### 11.2 A short introduction to EJS (Easy Java Simulation)

EJS

You reach the up-to-date description of the EJS program via the homepage given on the right. Here we will give a very short overview as suggestion to have a close look at this program. When calling the EJS program on the lower boundary of the screen the EJS console as shown in the following figure appears.

In the first line of the main window one enters the directory where the Java-jre(java runtime environemt) is located, if the program does not find it by itself. In the second line an arbitrary directory can be defined as workspace for EJS; the program then automatically creates two directories in this directory:

• Source: for *.xlm files
• Export: for compressed *.jar files

The program stores new or changed files automatically in these directories, unless other paths for saving are specified in the individual case. The two directories can contain a hierarchy of further directories. Files that have been automatically copied can later be copied of moved to other places.

With Launch Easy Java Simulation the editing window in Fig.11.2 is created. The console can be configured in such a way, that this step happens automatically whenever it is called.

The Figure above shows it visual interface. the main menu in the top line contains three sections, each of which can consist of several pages.

• Description as text
• Model (Code)
• View (optical surface for the creation of the visualization tree)

For many simulations only a few pages are active. Simple function plotters for example do not require any special code and can be realized using view alone.

In the following line of the menu model in Fig.11.2 the sub-menu Variables is highlighted. The page Hilfsgroessen for the simulaion Doppelpendel Antrieb is shown.

The individual pages of Model have the following meaning:

Variables:

Global variables, that do not appear only locally in individual code methods. The are designated as decimal number (double), integers (int), symbolic text (string), logical variable (boolean) and are also classified according to their dimensions ( for example number of computation loops with indices i,j,j:[i] or [i][j][k] …). It is important to note, that the decimal point appears as point, as is the standard in the U.S. and not as a comma as in German.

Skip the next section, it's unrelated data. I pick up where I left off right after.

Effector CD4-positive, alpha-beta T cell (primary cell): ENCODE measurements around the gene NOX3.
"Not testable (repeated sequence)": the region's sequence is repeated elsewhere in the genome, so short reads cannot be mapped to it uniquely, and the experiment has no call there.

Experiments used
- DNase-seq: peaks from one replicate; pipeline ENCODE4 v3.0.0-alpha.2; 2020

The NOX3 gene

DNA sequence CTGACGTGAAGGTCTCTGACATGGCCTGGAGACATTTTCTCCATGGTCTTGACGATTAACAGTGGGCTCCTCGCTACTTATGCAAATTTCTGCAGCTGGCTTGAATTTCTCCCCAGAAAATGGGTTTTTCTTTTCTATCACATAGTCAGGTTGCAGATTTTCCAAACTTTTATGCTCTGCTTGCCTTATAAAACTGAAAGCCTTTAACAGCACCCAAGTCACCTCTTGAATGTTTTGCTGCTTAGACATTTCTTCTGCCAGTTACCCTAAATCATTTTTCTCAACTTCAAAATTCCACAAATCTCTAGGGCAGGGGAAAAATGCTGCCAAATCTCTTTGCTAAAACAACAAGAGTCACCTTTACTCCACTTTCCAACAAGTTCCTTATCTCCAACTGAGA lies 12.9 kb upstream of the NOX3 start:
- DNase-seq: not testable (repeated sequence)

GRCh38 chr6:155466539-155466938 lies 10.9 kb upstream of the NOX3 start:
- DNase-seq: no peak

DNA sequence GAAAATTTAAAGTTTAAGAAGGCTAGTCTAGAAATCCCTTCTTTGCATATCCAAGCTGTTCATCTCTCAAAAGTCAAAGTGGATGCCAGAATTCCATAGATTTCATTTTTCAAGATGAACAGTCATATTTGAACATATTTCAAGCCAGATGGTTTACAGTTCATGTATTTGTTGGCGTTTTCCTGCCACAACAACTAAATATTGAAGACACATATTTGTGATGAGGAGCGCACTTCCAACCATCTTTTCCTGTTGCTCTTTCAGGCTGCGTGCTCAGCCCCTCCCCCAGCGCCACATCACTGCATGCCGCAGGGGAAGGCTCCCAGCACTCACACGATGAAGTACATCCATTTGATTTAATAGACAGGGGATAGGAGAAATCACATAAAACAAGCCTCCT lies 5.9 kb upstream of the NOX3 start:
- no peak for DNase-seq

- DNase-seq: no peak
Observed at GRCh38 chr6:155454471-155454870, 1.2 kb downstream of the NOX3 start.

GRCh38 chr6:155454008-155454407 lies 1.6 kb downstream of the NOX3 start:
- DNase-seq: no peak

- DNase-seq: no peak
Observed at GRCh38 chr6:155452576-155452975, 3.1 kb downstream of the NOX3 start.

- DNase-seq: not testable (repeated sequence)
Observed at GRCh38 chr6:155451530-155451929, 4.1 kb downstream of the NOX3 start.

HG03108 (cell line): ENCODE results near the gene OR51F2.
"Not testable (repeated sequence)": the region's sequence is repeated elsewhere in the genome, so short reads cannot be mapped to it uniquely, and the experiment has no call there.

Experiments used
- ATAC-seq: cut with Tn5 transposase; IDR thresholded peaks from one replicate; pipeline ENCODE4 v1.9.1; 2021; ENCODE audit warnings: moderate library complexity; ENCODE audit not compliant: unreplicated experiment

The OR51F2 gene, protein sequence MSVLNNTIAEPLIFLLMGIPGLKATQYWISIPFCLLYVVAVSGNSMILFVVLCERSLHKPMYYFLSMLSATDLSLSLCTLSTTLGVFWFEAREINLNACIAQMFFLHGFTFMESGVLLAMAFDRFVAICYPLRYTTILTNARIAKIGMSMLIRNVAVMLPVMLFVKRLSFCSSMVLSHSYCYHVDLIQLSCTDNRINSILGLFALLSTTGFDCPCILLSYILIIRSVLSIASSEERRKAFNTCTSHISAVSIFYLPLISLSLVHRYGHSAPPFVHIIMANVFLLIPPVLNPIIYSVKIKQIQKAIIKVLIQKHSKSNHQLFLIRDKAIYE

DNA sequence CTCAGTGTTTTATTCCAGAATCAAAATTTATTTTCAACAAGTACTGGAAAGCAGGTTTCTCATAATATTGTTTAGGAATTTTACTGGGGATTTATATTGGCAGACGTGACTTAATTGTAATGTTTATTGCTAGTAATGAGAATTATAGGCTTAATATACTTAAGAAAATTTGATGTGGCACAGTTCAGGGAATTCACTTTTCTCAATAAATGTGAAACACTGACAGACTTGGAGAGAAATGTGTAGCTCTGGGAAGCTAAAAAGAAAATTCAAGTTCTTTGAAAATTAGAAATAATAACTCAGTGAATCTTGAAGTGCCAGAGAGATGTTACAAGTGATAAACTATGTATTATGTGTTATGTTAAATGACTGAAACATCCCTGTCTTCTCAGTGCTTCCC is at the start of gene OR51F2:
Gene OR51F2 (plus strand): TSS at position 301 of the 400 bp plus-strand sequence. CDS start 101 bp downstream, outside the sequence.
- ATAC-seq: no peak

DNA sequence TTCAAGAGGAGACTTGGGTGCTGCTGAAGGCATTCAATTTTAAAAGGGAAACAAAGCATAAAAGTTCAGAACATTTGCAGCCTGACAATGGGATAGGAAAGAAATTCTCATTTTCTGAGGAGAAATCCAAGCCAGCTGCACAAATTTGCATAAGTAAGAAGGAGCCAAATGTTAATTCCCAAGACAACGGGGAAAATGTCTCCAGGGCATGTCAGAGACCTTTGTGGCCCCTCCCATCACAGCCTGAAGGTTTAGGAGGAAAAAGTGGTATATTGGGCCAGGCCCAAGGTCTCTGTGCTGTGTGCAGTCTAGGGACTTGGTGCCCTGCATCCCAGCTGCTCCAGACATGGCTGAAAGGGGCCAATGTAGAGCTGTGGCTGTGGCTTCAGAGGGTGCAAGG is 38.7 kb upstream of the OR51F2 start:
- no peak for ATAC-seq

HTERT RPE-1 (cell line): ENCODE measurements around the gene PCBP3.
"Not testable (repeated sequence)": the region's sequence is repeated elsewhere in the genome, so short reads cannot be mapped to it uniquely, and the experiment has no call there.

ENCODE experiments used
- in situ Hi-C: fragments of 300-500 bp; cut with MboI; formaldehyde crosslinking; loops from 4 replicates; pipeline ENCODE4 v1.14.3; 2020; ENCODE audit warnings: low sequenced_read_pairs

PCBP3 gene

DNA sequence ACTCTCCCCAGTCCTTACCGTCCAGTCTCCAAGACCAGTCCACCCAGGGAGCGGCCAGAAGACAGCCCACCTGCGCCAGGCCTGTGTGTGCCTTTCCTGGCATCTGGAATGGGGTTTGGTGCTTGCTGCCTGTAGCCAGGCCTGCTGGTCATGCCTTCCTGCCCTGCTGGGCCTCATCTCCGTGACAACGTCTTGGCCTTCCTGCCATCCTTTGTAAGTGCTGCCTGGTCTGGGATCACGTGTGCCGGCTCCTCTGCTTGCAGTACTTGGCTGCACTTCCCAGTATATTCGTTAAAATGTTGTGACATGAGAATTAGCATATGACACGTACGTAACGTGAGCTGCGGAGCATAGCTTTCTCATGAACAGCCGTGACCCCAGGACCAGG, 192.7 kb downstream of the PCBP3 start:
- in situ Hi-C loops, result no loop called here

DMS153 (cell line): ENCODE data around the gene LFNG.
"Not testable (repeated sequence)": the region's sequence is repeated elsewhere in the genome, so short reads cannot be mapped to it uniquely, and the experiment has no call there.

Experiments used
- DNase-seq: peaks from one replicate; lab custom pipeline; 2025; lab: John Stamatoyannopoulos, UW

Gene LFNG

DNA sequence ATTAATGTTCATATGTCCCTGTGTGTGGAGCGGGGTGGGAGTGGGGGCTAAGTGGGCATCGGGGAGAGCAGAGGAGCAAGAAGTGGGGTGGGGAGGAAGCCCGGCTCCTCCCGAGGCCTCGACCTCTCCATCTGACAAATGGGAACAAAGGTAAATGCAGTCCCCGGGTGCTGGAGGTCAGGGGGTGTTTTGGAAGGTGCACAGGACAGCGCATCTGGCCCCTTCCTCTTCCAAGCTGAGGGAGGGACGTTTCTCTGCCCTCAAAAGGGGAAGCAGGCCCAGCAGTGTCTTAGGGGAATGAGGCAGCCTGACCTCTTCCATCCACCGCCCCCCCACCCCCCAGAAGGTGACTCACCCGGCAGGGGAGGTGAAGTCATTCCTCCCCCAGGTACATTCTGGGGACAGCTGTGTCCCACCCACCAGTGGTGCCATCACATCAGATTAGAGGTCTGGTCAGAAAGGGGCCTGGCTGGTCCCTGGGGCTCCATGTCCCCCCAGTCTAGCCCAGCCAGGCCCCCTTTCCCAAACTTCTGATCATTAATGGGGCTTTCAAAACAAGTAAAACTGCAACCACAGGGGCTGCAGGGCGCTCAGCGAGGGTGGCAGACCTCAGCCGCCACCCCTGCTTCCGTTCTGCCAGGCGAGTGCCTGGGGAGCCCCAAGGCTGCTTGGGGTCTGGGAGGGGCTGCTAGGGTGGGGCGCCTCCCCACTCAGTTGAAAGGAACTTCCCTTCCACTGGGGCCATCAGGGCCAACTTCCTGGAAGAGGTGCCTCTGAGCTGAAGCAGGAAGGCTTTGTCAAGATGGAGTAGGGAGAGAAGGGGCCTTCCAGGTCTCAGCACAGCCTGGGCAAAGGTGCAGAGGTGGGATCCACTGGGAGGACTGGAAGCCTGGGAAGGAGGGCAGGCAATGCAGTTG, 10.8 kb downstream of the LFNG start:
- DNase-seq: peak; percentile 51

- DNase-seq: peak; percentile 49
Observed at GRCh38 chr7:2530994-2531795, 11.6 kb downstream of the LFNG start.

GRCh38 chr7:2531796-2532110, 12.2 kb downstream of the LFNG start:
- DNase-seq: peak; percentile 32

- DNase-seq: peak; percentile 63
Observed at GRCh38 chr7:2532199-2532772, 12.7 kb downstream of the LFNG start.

Initialization:

Here is entered, what applies when starting, for example special values for variables, equations involving the variables of calls to methods listed on other pages, that have to take place at start. This also includes logical equations, that select from different possibilities. Help is provided via the context menu, that can be called with the right mouse button. The following example puts the two initial velocities $Math content$ of the pendulum bobs and the time $Math content$ at the start of the simulation to zero.

$Math content$

Evolution:

Controls the succession of events, for example for an animation. It is particularly important, that differential equations can be entered here, that are then automatically solved via a choice of different methods . Typical example:

$Math content$

Fixed Relations:

Here relationships between the variables can be entered, that are always valid and provide input to the calculation. The following example from the simulation connects variables with trigonometric functions of other variables. (Please note, that the function name must start with Math. in Java code).

x1=L1*Math.sin(a1);

y1=-L1*Math.cos(a1);

x2=L2*Math.sin(a2);

y2=-L2*Math.cos(a2);

Custom:

Here special methods are formulated in Java code, that are called for example from the initialization page or by the control elements. The following example is used by button of the visualization. It deletes all lines and resets the variables to their initial values.

public void clear(){_resetView();_initialize();}

Here the methods _resetView() and _initialize() can be selected from a large number of prepared subroutines and one does not have to program these.

We now describe the function of the icons, that are on the right hand side. The shorthand *. stands , as usual for files, for an arbitrary filename before the file type like xml or jar.

• On line 2, on the right: information about author and file
• line 3 from the top: Open new file
• line 4 from the top : Opening of *.xml-files
• line 5 from the top : ( as well as Opening with screen) Leads to the home page of EJS and a current library of EJS simulations.
• line 6 from the top Saving at the original location and under the same name, but as *.xml file, which can be opened from the console. *.xml files cannot be activated by themselves, but very compact.
• line 7 from the top: Saving the file at another location or under a different name as *.xml file.
• line 8 from the top: Searching help. After entering the keyword it is shown , where it appears in the file.
• line 9 from the top (green triangle): Creates the active simulation or gives an error message with hints.